This post may contain affiliate links, which means if you click through and purchase something using my links, I receive a small commission. You can click here to read my disclosure policy 🙂 Thank you!
We recently went through the experience of getting a new roof and let me tell you – it was rough. I learned a lot in the process of getting a new roof, so there are a few things I want to share with you in this article!
I’m going to cover a few things in this article, so feel free to scroll down to your question if you don’t have time to read the whole thing! I’m answering these questions:
- Should you stay in your house when you’re getting a new roof? (quick answer: NO! Do not remain in your house and do not let your pets remain in the house while you’re getting a roof)
- How long does it take to replace a roof?
- How much does it cost to replace a roof in the US?
- How can you spend less on a roof replacement or repair?
- What types of roofs are out there?
Should You Stay in Your House When You’re Getting a New Roof?
Do not be there. Absolutely, 100%, get the heck out of your house. Don’t be like me and listen to people online who say “it’s not that bad, only people who are sensitive to noises will want to leave.” No, you will want to leave.
Get the List of Affordable Budgeting Tools
Enter your information below to get access to the FREE List of Budgeting, Savings and Debt-Repayment Tools!
Unfortunately for me, I had to be there day 1 of the roof replacement. Conveniently, my husband said he “forgot” I would be home and scheduled the roof replacement for Monday and Tuesday… the only days I would be home, getting work done. “No problem,” I told myself, “I can work through anything!”
Well, you can’t work through anything. Take my word for it: flee your house.
Can You Leave Your Pets in the House During a Roof Replacement?
Can you? Yes. Should you? I don’t think so. I highly recommend you board your pets.
Not sure how or where to board your pets? Use Rover.com (my referral link will get you $20 off your first booking!) to find a high quality, affordable pet-sitter near you who your pets can stay with during your roof renovation. Rover.com will help you find someone for “day care” during the day or overnight boarding.
The only exception I would make is: only board your pets if you know your pets are crazy. My cats are crazy, but they just hide all day and don’t actually freak out that much.
My dog, on the other hand? Oh no. I spent 70% of my day bribing her to be quiet, because she just wanted to bark her head off. She’s actually a normal, well-behaved dog 99% of the time, too. However, if someone is in her space, making incredibly loud banging noises, she goes nuts.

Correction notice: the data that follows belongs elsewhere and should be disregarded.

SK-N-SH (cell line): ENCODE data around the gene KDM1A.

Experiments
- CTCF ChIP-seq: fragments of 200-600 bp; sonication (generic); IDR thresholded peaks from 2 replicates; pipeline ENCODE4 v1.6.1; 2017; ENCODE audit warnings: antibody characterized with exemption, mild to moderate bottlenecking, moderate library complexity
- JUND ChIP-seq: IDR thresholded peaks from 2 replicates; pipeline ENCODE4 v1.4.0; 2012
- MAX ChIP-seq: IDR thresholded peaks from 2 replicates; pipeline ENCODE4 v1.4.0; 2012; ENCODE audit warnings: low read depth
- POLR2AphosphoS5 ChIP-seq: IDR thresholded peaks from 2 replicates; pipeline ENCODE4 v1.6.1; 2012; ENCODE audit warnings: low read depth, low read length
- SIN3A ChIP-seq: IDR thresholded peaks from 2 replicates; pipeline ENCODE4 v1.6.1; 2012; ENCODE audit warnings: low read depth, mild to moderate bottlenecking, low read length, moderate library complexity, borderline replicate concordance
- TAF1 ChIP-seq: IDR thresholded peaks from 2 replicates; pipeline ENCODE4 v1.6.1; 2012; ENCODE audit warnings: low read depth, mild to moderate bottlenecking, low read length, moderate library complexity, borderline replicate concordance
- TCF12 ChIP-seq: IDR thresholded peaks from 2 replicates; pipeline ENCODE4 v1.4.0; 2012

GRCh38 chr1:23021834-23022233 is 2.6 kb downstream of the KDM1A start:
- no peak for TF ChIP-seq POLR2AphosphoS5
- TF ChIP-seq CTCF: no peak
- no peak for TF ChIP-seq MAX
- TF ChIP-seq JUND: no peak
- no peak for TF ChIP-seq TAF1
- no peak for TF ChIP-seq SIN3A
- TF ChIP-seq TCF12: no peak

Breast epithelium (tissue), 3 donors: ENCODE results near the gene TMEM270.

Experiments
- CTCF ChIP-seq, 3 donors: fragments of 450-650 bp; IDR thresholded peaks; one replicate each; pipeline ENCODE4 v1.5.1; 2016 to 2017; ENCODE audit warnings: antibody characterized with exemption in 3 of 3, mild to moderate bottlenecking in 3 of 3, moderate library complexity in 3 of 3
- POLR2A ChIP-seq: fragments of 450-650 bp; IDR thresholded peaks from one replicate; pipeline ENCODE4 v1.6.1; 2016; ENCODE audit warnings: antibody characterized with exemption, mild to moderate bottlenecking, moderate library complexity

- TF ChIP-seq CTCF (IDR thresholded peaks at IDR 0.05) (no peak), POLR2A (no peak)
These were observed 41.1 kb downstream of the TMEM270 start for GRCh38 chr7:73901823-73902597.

Again, don’t listen to the people online who said you and your pets will get used to the noise. Your dog (unless it’s deaf) will not get used to the noise. And if you have a dog that is in anyway protective of you, forget it. It will bark its head off.
You can board your dog (and cats!) with Rover and get $20 off your first stay here with my referral link.
How long does it take to replace a roof?
Unfortunately, it depends on a lot of factors. Are you getting a full roof replacement, like we did, or are you only getting a smaller repair? How big is your house? What’s the weather like?
All of those answers will impact the answer to ‘how long does it take to replace a roof?’ However, in general, you can expect a typical roof replacement on a 1,000-2,000 sq. ft. home to take anywhere from 1-3 days.
How much does it cost to replace a roof in the US?
According to Home Advisor, in 2018, it will cost on average $6,600 to install a new roof.
Typical range: $5,113-$9,763
Low End: $1,200
High End: $30,000
Our roof replacement only cost us a total of $1,000 though. Why? Keep reading!
How can you spend less on a roof replacement or repair?
Believe it or not, terrible weather and a good home insurance policy can help you get a significant discount on your roof repair or replacement. I don’t know if I would call it “lucky”, but here in Phoenix, we get monsoons. Monsoons are very bad wind storms that kick up a lot of dirt, debris, and dust.
All of that junk combined with powerful winds typically means cars, outdoor furniture, and yes, roofs, sustain serious damage. If an inspector agrees with you, you may be able to have your homeowner’s insurance policy pay for the majority of a roof replacement or repair.
That was the case with us – a monsoon did some serious damage, we called several roofing companies, and one was able to work with our insurance to get an entire roof replacement with minimal cost to us (minus the cost of increased homeowner’s insurance down the line… but we needed the roof replaced!)
You can also save on a roof repair or replacement by:
- Getting several quotes from reputable roofers in your city – ask neighbors, friends and family for recommends, then check the Better Business Bureau to ensure the roofer you choose is licensed and doesn’t have any outstanding complaints.
- Check if your roof is under warranty – if your roof is damaged and is still under warranty, you may be able to get all or a portion of it fixed.
- Try to time it right – typically, late winter or spring are when roofers offer the most discounts, but try to think of times of year when service demand is slow in your city. I’m willing to bet summer is a good time in Phoenix to get discounts, but then again it might be bad too, since no one in their right mind would be on a hot roof in the middle of July here… but it’s worth calling around and seeing when you can get the best discount!